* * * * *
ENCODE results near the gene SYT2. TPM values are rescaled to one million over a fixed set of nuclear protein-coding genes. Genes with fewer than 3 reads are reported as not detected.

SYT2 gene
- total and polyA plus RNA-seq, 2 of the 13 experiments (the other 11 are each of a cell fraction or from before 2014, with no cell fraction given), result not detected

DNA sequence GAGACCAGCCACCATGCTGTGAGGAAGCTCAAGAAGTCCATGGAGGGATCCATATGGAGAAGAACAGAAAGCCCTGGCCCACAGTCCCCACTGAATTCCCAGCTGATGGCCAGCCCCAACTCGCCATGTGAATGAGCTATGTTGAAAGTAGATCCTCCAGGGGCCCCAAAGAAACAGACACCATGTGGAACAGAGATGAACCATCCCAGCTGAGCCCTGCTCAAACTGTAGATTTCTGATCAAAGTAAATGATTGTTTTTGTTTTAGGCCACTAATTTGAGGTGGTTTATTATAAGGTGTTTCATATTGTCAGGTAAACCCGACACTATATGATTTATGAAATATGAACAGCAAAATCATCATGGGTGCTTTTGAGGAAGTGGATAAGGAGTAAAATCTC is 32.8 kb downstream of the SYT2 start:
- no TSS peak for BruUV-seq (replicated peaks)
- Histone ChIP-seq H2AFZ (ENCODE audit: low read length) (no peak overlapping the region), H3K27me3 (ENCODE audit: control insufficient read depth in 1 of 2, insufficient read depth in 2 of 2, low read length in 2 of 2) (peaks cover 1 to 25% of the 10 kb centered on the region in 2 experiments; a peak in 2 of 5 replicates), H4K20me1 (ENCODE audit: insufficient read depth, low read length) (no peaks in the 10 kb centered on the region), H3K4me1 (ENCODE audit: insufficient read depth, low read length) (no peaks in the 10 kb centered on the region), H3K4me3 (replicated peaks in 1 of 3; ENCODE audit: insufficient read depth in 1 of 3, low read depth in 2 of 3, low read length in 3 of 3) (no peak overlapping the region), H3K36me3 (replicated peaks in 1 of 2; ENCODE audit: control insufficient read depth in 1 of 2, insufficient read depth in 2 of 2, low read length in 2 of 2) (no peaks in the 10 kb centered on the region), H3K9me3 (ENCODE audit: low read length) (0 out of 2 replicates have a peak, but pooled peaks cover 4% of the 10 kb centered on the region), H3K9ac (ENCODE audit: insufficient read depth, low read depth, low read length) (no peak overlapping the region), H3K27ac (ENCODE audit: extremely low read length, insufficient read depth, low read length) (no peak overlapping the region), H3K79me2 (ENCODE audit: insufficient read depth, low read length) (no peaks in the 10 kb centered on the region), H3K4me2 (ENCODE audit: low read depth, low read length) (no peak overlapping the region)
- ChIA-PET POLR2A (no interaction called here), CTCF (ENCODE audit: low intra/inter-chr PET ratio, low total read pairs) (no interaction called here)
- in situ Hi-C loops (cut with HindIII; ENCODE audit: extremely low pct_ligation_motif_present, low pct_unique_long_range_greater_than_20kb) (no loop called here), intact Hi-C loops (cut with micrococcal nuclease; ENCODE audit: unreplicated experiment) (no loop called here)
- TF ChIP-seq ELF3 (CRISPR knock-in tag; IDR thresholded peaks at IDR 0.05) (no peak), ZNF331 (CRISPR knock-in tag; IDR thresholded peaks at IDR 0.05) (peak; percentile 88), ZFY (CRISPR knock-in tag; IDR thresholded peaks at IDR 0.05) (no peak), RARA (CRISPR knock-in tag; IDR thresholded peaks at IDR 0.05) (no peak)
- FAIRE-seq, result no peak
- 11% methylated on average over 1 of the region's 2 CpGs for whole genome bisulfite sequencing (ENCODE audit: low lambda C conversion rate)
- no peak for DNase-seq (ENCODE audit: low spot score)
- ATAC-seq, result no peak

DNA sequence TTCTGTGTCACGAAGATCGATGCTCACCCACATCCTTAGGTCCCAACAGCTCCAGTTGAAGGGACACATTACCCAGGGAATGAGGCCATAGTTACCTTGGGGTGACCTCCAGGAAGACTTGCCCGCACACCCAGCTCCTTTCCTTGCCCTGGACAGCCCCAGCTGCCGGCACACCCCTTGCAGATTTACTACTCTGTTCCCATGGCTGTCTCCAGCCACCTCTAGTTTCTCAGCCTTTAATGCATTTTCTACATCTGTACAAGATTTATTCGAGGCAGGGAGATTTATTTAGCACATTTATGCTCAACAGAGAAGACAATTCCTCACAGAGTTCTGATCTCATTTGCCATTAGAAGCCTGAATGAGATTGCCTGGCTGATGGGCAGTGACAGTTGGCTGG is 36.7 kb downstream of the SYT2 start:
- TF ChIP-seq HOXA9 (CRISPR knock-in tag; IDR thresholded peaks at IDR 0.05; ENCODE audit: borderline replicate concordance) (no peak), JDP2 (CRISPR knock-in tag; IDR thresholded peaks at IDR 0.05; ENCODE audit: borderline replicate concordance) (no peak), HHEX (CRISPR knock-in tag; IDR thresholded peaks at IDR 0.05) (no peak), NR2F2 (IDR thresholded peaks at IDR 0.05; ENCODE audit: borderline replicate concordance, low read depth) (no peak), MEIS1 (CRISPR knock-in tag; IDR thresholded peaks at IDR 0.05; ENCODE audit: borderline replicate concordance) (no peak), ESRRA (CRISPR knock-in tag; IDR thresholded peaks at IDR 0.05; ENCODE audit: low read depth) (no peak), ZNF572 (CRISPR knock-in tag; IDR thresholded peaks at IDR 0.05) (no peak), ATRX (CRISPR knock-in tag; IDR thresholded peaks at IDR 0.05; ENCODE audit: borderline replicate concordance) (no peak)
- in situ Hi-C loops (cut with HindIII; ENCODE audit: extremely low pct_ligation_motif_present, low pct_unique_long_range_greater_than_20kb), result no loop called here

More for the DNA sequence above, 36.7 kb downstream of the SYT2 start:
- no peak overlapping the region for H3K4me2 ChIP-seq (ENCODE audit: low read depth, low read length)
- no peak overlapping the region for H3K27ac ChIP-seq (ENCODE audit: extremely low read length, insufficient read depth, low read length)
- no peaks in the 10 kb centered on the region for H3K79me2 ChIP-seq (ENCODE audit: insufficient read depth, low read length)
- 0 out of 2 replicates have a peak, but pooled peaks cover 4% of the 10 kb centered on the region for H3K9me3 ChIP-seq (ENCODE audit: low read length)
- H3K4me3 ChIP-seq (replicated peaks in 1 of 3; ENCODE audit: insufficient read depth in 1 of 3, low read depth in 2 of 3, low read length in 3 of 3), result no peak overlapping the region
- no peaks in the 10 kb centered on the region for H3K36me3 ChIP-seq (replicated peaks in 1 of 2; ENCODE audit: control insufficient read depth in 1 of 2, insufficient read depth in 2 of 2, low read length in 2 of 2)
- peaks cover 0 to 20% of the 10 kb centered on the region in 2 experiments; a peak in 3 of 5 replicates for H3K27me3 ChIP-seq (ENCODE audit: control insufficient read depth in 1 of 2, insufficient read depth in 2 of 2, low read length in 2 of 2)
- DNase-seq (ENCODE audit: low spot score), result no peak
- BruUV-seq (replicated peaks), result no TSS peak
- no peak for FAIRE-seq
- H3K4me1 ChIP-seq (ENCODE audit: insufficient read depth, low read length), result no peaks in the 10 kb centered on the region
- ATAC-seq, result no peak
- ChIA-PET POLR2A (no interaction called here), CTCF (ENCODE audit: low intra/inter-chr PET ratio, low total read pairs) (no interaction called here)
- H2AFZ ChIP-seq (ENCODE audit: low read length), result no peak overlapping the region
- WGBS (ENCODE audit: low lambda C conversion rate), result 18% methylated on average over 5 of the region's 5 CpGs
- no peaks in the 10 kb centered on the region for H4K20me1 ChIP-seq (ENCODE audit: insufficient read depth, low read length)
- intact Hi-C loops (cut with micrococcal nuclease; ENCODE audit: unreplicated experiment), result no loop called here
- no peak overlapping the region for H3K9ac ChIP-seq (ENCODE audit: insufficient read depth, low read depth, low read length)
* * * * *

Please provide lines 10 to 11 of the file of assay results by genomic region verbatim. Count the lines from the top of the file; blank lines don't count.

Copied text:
- FAIRE-seq, result no peak
- 11% methylated on average over 1 of the region's 2 CpGs for whole genome bisulfite sequencing (ENCODE audit: low lambda C conversion rate)